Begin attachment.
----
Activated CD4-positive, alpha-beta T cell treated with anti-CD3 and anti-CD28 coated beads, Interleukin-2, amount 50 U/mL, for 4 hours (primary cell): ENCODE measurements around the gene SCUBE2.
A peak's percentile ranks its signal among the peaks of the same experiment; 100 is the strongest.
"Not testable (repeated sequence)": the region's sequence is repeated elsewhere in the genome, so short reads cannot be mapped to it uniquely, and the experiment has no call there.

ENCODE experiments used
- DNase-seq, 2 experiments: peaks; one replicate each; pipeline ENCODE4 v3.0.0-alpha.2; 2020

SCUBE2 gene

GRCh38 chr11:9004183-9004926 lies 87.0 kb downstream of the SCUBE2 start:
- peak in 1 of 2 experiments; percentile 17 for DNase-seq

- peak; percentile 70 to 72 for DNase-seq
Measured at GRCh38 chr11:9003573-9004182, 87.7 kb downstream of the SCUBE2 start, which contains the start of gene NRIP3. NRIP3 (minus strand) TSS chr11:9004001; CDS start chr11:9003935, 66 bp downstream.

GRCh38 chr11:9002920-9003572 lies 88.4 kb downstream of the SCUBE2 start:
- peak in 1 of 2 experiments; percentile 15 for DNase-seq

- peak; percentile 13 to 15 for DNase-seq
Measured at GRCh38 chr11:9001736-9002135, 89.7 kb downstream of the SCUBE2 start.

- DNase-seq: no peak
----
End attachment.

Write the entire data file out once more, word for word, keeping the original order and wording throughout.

Activated CD4-positive, alpha-beta T cell treated with anti-CD3 and anti-CD28 coated beads, Interleukin-2, amount 50 U/mL, for 4 hours (primary cell): ENCODE measurements around the gene SCUBE2.
A peak's percentile ranks its signal among the peaks of the same experiment; 100 is the strongest.
"Not testable (repeated sequence)": the region's sequence is repeated elsewhere in the genome, so short reads cannot be mapped to it uniquely, and the experiment has no call there.

ENCODE experiments used
- DNase-seq, 2 experiments: peaks; one replicate each; pipeline ENCODE4 v3.0.0-alpha.2; 2020

SCUBE2 gene

GRCh38 chr11:9004183-9004926 lies 87.0 kb downstream of the SCUBE2 start:
- peak in 1 of 2 experiments; percentile 17 for DNase-seq

- peak; percentile 70 to 72 for DNase-seq
Measured at GRCh38 chr11:9003573-9004182, 87.7 kb downstream of the SCUBE2 start, which contains the start of gene NRIP3. NRIP3 (minus strand) TSS chr11:9004001; CDS start chr11:9003935, 66 bp downstream.

GRCh38 chr11:9002920-9003572 lies 88.4 kb downstream of the SCUBE2 start:
- peak in 1 of 2 experiments; percentile 15 for DNase-seq

- peak; percentile 13 to 15 for DNase-seq
Measured at GRCh38 chr11:9001736-9002135, 89.7 kb downstream of the SCUBE2 start.

- DNase-seq: no peak